26 02, 2019

Te Araroa Trail

By |2019-02-26T14:36:52+00:00February 26th, 2019|Eco Tours.Conservation, Environment, News, Walks|0 Comments

New Zealand’s newest and longest trail is the Te Araroa trail. Te Araroa was officially opened by the Governor-General Sir Jerry Mateparae on 3 December 2011. The 3000 km route stretches from Cape Reinga in the North of NZ to Bluff in the South. It takes in spectacular NZ landscapes from beaches to volcanoes to forests to cities. Most of Te Araroa’s through-walkers will start their epic journey at Cape Reinga at the northern end of the North Island. It’s a spiritual place, so very fitting for what lies ahead. The Far North is a remote region with long, lonely stretches [...]

3 10, 2018

Northern Rata

By |2019-02-26T20:03:52+00:00October 3rd, 2018|Eco Tours.Conservation, Environment, flowers, News, Walks|0 Comments

The Northern Rata (Metrosideros robusta) is one of the native trees we see on our guided walks through Puketi Forest. The Northern rata tree can grow up to 30 metres tall with a massive trunk of up to 2 metres or more in diameter. Northern rata requires plenty of light and it usually begins life as an epiphyte (a perching plant), high in the canopy of a suitable host tree. However it can also grow from the ground. If established as an epiphyte, the trunk is not a true stem but is comprised of a number of fused roots. The epiphyte sends down roots which grow a supporting [...]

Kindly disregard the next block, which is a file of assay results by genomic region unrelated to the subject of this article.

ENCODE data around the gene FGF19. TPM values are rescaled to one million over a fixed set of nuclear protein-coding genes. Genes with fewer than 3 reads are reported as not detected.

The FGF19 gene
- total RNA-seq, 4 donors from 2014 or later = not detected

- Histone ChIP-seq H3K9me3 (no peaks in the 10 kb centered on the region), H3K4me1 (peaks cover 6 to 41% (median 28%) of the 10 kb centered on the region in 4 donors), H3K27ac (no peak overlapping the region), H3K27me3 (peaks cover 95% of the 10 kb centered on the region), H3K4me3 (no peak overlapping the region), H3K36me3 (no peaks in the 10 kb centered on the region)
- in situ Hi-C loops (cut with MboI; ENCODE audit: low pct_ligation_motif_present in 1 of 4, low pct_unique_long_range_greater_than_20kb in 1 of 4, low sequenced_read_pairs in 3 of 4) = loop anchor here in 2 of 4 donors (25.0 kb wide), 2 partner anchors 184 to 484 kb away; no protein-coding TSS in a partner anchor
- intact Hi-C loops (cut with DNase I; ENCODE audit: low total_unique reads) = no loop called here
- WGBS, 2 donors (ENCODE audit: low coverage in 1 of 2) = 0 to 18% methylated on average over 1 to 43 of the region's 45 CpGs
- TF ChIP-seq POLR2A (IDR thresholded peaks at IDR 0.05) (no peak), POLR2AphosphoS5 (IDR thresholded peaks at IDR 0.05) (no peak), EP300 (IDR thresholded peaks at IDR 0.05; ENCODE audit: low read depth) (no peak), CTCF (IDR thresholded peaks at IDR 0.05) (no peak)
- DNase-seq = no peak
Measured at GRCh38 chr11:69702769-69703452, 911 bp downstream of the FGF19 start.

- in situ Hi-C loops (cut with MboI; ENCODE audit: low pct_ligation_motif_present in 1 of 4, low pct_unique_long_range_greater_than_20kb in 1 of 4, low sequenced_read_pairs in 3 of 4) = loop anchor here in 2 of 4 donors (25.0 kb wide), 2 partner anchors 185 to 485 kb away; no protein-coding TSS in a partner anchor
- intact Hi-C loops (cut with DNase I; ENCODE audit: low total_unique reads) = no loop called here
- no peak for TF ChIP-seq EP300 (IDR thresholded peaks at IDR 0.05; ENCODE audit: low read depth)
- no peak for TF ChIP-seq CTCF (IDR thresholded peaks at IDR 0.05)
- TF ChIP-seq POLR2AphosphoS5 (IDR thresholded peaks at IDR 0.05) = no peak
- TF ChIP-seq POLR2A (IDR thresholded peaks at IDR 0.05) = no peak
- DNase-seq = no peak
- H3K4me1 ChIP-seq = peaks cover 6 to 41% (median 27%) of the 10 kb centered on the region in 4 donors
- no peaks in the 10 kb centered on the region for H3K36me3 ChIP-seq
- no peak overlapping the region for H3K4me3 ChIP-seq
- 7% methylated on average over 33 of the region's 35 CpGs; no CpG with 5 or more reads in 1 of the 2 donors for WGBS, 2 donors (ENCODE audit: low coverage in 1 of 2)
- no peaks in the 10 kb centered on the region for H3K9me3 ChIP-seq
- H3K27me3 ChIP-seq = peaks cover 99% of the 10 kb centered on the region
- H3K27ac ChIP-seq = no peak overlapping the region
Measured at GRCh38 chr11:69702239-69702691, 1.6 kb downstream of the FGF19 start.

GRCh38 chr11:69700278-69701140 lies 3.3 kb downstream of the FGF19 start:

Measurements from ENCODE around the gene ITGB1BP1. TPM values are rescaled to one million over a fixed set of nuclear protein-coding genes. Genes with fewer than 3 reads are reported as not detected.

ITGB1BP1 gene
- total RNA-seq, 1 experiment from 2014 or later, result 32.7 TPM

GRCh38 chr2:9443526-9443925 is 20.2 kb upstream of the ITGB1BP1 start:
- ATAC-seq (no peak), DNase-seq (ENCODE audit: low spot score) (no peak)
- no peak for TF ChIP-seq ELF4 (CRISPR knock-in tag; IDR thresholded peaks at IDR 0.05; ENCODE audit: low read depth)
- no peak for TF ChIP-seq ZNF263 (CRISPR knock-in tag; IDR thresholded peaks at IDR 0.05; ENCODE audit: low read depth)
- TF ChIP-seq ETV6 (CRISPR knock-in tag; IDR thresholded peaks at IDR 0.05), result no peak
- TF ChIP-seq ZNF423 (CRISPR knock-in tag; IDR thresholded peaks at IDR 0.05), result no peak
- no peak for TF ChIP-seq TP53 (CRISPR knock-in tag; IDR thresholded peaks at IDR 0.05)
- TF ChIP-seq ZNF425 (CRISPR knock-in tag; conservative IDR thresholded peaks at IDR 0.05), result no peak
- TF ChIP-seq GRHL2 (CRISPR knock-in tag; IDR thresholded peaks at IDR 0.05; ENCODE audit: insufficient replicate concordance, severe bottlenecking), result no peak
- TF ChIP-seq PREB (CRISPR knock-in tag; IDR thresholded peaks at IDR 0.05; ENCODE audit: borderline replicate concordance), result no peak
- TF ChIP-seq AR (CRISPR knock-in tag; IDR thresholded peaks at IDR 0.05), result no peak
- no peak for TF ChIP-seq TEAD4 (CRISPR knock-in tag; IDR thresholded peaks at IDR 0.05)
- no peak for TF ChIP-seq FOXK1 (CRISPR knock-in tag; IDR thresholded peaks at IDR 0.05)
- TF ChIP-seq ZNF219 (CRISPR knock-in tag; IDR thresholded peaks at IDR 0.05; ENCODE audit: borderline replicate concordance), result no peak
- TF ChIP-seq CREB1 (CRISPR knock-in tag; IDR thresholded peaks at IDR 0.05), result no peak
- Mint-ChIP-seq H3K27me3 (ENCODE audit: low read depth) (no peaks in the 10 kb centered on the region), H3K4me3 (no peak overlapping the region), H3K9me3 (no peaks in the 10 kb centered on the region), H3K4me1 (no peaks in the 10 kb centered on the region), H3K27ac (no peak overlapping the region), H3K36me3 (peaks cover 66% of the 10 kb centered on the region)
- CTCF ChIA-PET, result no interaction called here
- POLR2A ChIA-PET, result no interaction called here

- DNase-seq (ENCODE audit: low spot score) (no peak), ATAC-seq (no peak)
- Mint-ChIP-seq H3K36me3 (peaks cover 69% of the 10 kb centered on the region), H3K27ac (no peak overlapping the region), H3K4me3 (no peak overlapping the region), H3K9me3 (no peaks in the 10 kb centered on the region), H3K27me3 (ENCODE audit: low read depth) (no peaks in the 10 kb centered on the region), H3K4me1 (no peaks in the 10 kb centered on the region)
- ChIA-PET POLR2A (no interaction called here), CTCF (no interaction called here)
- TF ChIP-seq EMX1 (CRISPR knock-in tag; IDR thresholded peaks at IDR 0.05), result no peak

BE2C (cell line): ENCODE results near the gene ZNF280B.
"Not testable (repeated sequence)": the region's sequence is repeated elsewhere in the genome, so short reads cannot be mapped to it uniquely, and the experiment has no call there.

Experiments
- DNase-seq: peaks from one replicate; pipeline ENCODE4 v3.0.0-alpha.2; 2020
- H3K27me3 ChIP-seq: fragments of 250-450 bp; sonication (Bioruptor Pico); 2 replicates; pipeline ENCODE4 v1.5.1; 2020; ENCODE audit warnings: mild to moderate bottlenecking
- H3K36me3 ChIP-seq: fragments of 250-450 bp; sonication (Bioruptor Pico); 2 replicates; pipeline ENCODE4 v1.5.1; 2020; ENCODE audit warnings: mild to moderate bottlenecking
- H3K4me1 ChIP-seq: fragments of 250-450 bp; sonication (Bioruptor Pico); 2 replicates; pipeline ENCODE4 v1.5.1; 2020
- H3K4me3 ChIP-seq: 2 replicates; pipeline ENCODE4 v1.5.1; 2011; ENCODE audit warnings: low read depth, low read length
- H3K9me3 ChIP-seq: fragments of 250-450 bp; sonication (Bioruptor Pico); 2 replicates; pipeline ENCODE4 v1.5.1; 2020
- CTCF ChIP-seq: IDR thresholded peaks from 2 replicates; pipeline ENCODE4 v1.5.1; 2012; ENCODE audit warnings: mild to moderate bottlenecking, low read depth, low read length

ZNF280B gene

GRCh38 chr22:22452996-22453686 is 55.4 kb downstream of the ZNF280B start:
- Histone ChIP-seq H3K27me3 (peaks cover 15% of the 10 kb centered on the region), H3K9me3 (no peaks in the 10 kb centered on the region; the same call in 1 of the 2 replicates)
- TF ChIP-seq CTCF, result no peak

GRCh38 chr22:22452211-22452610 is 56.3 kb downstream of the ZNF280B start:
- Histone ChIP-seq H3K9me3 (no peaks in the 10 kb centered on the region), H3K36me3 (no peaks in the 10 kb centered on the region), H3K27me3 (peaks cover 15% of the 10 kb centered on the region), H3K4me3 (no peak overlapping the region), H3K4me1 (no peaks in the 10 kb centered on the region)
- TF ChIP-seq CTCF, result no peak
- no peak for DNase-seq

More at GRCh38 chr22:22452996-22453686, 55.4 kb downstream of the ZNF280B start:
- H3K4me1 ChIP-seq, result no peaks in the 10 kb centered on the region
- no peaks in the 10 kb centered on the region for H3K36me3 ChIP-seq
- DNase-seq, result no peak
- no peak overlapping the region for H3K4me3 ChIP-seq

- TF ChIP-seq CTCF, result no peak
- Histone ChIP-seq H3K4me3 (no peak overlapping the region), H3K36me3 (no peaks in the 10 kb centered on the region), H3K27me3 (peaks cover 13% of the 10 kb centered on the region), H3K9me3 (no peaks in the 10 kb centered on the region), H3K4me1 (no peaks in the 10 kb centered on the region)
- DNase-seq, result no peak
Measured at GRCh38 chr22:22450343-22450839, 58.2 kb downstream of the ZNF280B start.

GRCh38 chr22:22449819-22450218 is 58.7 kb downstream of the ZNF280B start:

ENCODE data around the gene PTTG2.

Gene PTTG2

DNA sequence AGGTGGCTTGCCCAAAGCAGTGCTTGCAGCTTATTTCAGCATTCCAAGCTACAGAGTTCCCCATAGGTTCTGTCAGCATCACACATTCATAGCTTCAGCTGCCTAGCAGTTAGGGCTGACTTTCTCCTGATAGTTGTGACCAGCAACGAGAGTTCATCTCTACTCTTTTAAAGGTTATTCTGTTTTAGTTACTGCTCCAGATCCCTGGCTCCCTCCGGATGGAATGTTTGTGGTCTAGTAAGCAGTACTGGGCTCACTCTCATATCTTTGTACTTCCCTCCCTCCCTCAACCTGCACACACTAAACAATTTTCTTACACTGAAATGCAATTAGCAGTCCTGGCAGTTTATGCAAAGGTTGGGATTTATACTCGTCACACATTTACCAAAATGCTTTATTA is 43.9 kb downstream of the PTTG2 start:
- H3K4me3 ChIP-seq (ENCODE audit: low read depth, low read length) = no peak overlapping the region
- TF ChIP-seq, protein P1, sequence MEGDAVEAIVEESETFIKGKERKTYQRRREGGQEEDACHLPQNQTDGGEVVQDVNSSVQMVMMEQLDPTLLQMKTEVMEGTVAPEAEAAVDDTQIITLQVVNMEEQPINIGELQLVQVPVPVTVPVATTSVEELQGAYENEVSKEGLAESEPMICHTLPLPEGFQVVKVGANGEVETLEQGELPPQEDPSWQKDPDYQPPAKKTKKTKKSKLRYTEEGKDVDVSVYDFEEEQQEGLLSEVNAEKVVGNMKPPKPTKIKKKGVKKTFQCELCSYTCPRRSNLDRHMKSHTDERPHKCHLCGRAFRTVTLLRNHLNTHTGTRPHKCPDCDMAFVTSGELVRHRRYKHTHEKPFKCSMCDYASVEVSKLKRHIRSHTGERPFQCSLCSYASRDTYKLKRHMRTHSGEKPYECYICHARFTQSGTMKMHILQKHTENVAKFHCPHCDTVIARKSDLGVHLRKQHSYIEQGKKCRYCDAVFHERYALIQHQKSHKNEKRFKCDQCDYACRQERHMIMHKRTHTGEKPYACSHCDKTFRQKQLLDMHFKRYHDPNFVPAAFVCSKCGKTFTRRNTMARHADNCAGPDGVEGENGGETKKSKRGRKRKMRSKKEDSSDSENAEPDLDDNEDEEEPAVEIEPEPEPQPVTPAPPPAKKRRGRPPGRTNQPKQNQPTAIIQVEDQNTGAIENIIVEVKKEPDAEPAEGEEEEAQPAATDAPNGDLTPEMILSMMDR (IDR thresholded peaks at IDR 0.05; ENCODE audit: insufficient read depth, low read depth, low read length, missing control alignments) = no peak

14 09, 2018

Large forest birds.

By |2019-02-26T20:06:00+00:00September 14th, 2018|Birds, Eco Tours.Conservation, Environment, News, Plants|0 Comments

The kaka (nestor meridionaus) is the noisy and sociable bird of the forest. They live mostly on New Zealand's off shore Islands and their numbers are low. Their call resembles a creaky door, they can live up to 20 years. Two species are found  one in the North and one in the South Island. North island kaka has olive-brown plumage, the South Island kaka has brighter green and crimson plumage and almost white crown.They eat nectar, fruit, berries, sap, seeds, insects and grubs. They breed in September, laying an average of four white eggs in a hollow tree or branch. They [...]

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